HELD: (1) The tribunal's conclusion that the time limits in s.32(3) did not apply was misconceived. Regulation 9 provided an alternative way of complying with Sch.2 para.6. It meant that a claimant whose grievance was lodged through a reg.9 procedure was deemed to have complied with Sch.2 para.6 and therefore could satisfy s.32(3)(a); but the obligation to satisfy s.32(3)(b) remained. The fact that s.32(3) did not specifically refer to the collective grievance mechanism, or that no time limits were fixed in reg.9, was irrelevant. On a proper construction, reg.9 required that at least one of the employees identified to the employer in writing by the union representatives must be a claimant. The words "the employee having the grievance" in reg.9(1)(b) meant the employee who later made a claim. Accordingly the representative must identify in writing the employees on whose behalf he was raising the grievance, and that must mean all the employees including those raising a statutory grievance who subsequently became claimants. Regulation 9 required the union representative to identify each party who was to be treated as having complied with the statutory grievance procedure, and s.32(3)(b) required that that must be done within the statutory time frame. It followed that the seven who were identified fell within the terms of the regulation, but not those whose names were only identified after December 27. (2) There was no proper basis on which the three who lodged their questionnaires before December 27 could be treated as being part of the collective grievance; they could not be said to be unilaterally associating themselves with the collective agreement when the union representative taking responsibility for pursuing the grievance had never identified them. However, the tribunal was entitled to find that the union representatives were acting as agents for the three individuals and had lodged a grievance on their behalf. A reasonable employer would appreciate that the three would have anticipated that their claims would be dealt with through the collective process. There was no reason why the grievance already lodged by the union could not be treated as the relevant copy of the grievance for the purposes of Sch.2 para.6, Canary Wharf Management Ltd v Edebi (2006) ICR 719 EAT considered. Therefore, the tribunal only had jurisdiction to hear claims from the 10 claimants who had been identified satisfactorily by December 27. (3) The cause of action arose after the 2006 Regulations came into force, when the actual payments were made, Gloucester Working Men's Club & Institute v James (1986) ICR 603 EAT applied.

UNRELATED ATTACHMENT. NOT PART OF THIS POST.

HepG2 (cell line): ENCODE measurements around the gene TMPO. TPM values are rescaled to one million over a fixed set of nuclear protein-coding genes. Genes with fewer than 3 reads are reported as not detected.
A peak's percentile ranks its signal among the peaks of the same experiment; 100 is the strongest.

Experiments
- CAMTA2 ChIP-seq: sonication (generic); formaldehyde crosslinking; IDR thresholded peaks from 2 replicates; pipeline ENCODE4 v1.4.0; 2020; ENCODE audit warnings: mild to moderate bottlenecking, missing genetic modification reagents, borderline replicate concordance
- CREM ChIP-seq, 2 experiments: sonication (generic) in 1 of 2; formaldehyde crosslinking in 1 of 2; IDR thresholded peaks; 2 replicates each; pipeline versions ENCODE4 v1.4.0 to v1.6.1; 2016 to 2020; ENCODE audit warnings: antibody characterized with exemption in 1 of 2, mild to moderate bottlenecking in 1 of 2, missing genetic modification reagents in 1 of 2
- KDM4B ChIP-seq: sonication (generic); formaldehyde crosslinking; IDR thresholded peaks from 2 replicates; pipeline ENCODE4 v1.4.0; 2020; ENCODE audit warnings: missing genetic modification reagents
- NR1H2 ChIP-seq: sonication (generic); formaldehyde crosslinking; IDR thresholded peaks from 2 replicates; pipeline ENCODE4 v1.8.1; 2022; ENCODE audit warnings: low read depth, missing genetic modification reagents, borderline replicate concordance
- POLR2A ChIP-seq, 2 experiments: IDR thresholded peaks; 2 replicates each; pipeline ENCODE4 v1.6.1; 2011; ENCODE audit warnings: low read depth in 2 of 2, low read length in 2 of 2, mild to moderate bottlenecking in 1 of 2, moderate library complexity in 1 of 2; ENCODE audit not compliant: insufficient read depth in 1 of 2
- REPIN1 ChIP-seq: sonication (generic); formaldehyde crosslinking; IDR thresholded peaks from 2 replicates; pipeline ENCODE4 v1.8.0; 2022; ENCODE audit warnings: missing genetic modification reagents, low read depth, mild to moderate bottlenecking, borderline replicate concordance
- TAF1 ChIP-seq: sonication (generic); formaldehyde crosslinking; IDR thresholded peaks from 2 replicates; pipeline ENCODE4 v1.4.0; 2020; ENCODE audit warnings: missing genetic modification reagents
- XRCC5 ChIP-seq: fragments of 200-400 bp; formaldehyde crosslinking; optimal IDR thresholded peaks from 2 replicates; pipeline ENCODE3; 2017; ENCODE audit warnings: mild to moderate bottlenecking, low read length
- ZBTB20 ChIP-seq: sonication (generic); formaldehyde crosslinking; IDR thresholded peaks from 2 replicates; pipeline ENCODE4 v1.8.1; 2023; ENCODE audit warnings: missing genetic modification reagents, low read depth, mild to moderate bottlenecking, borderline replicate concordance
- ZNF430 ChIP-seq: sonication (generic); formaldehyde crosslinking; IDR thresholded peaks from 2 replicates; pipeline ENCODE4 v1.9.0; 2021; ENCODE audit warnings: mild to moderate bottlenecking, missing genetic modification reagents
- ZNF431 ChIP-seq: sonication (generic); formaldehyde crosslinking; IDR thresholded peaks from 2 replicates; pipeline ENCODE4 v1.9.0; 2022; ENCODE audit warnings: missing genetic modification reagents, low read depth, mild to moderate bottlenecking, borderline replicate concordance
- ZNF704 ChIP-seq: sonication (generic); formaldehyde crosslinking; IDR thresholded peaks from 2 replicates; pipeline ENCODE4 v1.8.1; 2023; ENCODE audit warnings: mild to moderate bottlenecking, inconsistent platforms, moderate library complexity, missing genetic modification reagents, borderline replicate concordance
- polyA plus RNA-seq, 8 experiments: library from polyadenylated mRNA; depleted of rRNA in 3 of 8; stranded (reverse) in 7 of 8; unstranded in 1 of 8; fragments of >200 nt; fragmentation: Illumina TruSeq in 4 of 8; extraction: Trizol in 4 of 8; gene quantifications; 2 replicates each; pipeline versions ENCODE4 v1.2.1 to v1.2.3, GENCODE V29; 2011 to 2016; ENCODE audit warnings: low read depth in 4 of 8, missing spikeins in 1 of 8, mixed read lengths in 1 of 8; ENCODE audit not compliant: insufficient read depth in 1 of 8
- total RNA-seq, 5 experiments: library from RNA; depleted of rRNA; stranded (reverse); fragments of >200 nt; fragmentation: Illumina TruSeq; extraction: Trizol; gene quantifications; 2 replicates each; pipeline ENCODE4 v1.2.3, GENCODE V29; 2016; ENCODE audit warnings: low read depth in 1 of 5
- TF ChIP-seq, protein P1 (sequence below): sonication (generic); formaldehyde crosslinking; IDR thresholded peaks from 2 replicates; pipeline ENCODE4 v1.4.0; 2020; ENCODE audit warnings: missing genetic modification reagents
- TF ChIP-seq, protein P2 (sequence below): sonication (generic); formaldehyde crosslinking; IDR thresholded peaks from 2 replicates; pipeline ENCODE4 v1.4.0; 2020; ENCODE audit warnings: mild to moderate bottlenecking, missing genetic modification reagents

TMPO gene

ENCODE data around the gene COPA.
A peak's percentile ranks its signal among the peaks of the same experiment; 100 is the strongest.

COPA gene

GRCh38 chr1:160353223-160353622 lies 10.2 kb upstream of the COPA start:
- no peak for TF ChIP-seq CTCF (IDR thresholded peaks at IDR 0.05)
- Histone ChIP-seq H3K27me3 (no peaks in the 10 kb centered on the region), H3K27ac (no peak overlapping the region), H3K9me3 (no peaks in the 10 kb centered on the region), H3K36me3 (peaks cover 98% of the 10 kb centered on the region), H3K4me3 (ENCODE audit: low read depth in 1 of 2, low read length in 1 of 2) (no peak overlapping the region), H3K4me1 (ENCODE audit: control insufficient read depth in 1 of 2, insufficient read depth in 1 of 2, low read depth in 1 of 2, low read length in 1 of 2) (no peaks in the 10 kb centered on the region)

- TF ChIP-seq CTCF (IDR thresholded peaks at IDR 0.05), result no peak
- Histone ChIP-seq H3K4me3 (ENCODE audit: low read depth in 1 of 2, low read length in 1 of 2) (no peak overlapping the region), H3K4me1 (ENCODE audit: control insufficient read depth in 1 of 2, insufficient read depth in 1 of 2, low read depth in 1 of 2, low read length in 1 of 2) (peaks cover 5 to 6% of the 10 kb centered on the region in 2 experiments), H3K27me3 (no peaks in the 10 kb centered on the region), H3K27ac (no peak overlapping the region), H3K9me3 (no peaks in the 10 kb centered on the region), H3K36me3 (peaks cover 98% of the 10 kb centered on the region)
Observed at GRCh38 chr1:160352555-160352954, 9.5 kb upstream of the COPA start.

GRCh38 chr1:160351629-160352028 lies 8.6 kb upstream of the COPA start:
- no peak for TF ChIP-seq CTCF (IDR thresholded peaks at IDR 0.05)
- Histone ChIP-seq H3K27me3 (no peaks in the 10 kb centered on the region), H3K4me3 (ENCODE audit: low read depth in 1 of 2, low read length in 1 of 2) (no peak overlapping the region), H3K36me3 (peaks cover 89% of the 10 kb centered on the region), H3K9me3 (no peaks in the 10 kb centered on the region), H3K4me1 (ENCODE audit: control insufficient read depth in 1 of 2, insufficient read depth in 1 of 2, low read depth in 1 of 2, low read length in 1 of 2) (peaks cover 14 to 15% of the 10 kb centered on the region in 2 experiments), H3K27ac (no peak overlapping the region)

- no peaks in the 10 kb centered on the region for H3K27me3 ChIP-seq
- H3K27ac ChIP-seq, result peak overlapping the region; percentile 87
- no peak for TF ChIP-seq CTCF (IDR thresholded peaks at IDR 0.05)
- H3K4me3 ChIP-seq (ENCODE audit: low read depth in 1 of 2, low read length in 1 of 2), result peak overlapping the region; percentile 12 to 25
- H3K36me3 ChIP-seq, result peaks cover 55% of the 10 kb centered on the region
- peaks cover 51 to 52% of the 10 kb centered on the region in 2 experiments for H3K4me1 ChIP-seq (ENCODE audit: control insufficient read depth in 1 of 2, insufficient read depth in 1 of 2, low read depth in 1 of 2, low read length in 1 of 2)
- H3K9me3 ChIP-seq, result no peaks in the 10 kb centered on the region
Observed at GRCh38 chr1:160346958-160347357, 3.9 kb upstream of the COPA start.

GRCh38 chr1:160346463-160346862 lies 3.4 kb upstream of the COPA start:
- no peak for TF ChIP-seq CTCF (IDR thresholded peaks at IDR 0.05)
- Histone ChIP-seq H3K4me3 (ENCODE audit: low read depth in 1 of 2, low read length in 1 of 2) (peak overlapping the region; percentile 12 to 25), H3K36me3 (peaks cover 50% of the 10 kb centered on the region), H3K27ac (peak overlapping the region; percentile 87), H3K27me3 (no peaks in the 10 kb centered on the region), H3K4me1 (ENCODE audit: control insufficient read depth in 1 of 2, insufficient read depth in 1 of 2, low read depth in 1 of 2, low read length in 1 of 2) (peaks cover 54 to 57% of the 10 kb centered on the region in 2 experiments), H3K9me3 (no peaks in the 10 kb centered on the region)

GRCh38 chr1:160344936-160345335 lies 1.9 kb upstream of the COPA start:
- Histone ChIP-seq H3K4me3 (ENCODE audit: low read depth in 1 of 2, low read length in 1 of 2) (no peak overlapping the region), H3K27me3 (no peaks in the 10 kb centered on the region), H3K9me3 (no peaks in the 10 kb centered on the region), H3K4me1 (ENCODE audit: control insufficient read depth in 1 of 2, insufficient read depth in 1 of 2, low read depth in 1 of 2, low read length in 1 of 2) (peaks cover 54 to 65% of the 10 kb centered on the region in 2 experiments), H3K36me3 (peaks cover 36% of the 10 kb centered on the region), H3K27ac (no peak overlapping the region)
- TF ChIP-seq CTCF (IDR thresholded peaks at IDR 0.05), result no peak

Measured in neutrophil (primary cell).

Appeal allowed in part

Counsel for the respondent: Louise Chudleigh

[2008] ICR 813